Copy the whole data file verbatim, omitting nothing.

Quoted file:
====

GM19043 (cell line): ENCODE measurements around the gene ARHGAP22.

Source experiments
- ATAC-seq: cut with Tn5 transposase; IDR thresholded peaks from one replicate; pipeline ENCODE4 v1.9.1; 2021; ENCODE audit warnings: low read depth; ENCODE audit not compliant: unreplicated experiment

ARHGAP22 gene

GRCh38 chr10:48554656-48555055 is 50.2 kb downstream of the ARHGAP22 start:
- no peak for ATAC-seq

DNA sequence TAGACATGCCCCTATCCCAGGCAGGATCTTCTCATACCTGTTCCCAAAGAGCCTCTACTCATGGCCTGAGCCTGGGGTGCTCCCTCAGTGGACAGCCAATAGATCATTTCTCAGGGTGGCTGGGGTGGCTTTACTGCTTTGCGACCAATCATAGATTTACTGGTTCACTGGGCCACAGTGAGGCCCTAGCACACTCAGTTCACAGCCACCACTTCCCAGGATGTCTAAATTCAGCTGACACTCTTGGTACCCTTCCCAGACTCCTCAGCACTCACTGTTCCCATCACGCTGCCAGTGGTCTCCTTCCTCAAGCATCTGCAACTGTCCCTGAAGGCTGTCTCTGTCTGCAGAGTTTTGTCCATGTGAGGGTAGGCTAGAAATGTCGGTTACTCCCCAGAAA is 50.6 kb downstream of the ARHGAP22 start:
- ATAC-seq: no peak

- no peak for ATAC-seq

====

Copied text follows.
GM19043 (cell line): ENCODE measurements around the gene ARHGAP22.

Source experiments
- ATAC-seq: cut with Tn5 transposase; IDR thresholded peaks from one replicate; pipeline ENCODE4 v1.9.1; 2021; ENCODE audit warnings: low read depth; ENCODE audit not compliant: unreplicated experiment

ARHGAP22 gene

GRCh38 chr10:48554656-48555055 is 50.2 kb downstream of the ARHGAP22 start:
- no peak for ATAC-seq

DNA sequence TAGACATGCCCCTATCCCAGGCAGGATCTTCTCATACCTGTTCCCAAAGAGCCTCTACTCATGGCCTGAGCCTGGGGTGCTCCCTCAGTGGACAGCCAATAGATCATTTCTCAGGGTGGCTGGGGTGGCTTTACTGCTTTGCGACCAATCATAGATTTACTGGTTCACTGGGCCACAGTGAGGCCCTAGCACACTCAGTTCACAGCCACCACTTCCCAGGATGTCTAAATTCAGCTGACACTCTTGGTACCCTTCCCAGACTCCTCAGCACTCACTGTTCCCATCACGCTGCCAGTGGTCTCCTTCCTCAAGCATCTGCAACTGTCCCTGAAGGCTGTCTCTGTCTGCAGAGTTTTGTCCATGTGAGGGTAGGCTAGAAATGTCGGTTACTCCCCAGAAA is 50.6 kb downstream of the ARHGAP22 start:
- ATAC-seq: no peak

- no peak for ATAC-seq